A mould problem in Australia's refugee detention centre on Nauru posed a serious health threat, a microbiologist says.
In 2014, Cameron Jones was hired by the centre's operator from which at least a dozen former staff are reported to have developed medical problems.
As well as the staff quarters, refugee tents were covered by mould along with something call black yeast, he said
"The black yeast infections are an emerging worldwide health threat," Dr Jones said.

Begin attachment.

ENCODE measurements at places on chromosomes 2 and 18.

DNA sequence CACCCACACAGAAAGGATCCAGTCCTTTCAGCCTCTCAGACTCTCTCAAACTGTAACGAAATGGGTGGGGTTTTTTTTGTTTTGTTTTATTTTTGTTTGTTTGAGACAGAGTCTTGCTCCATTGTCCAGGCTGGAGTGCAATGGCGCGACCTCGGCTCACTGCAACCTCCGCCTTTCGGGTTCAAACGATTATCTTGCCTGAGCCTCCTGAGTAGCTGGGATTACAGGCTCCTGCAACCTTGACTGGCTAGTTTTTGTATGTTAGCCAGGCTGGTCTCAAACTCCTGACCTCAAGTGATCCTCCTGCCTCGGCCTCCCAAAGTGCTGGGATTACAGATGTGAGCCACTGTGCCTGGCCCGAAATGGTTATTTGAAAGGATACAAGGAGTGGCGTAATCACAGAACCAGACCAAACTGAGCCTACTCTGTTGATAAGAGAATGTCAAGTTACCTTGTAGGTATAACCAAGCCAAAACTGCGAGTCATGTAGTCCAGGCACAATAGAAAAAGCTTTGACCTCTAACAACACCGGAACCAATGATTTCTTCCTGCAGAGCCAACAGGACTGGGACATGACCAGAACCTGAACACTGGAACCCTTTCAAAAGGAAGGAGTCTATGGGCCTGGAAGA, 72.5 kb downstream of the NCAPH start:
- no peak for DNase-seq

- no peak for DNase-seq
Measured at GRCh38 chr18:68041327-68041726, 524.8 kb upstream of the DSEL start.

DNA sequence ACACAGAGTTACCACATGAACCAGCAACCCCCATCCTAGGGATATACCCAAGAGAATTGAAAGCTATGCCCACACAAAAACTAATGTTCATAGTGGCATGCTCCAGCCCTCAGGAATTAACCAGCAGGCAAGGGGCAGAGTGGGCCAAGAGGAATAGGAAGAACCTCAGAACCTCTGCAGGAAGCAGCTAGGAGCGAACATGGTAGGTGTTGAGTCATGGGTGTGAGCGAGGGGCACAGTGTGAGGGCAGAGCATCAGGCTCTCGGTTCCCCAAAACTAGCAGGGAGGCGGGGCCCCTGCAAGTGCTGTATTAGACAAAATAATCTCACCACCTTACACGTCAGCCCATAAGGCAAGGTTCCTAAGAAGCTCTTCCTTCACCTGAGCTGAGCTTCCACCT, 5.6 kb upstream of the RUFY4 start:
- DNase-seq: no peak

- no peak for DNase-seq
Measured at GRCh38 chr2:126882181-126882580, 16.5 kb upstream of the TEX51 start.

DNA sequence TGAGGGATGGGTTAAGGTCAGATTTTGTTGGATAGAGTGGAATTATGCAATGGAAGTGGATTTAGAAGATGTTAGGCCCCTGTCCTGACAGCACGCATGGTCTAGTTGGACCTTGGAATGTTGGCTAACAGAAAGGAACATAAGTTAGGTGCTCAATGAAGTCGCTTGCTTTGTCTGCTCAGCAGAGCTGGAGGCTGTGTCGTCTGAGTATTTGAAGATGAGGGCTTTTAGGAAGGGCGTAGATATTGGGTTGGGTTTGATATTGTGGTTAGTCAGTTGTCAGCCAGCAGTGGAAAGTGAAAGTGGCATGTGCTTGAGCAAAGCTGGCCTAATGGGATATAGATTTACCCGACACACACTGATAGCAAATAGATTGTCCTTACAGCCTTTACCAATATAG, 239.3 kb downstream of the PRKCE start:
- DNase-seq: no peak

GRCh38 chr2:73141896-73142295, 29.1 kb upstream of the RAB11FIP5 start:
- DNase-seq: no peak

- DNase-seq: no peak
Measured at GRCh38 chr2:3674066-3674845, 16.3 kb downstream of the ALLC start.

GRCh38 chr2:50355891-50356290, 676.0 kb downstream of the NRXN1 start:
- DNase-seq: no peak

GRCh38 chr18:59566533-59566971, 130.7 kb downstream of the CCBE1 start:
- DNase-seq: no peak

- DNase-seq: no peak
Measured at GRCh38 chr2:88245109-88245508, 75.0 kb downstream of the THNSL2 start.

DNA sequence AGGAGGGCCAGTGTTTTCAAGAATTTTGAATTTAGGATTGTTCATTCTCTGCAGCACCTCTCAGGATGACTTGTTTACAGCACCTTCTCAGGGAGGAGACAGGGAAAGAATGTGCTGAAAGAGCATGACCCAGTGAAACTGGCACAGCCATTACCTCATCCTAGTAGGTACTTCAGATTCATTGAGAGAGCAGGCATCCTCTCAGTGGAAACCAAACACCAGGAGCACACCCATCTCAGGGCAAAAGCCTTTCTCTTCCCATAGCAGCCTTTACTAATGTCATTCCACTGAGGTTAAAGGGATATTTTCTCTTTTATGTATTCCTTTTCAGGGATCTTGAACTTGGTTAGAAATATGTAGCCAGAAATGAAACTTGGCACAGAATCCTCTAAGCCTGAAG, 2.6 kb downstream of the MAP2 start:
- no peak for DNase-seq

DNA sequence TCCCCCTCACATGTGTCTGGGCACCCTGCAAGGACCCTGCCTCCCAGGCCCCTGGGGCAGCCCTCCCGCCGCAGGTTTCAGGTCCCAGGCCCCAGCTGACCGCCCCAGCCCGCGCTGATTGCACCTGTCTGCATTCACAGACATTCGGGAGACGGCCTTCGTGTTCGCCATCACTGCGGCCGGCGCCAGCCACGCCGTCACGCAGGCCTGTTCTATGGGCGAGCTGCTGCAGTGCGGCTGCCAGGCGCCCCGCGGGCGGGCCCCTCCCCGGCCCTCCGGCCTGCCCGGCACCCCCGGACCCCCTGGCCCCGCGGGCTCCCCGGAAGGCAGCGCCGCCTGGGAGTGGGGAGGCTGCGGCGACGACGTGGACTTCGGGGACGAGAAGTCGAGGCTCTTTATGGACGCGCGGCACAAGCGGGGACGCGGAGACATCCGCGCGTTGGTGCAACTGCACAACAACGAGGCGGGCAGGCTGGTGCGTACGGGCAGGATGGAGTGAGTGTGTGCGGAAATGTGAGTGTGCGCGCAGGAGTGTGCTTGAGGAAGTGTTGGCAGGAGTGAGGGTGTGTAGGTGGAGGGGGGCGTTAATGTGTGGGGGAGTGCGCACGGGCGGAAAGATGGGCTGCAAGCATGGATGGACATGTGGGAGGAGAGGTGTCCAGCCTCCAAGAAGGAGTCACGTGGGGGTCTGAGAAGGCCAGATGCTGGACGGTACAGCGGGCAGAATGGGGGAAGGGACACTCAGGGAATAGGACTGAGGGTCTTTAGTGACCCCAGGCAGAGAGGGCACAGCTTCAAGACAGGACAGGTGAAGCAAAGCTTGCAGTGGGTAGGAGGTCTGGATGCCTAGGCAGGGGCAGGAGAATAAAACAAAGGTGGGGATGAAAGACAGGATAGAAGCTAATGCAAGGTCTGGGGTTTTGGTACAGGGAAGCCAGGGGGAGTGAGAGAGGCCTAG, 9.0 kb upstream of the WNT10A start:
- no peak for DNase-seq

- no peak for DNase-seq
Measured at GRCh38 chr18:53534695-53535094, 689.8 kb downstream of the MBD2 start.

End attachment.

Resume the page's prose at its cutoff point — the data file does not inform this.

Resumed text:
Adult onset asthma and cognitive impairment were amoung conditions those exposed to the mould could develop, he said.
"Certainly inner ear infections, I noted multiple samples of inner ear drops in some of the asylum seeker tents.
"I would imagine that there are numerous health problems and I can olny imagine this is why I was not allowed to talk to any members of the medical staff," Dr Jones said.
No significant mould problem was found on Nauru last year, according to Australia's health and saftey regulator.
But the Guardian reported that recent photos showed mould remained prevalent across the centre.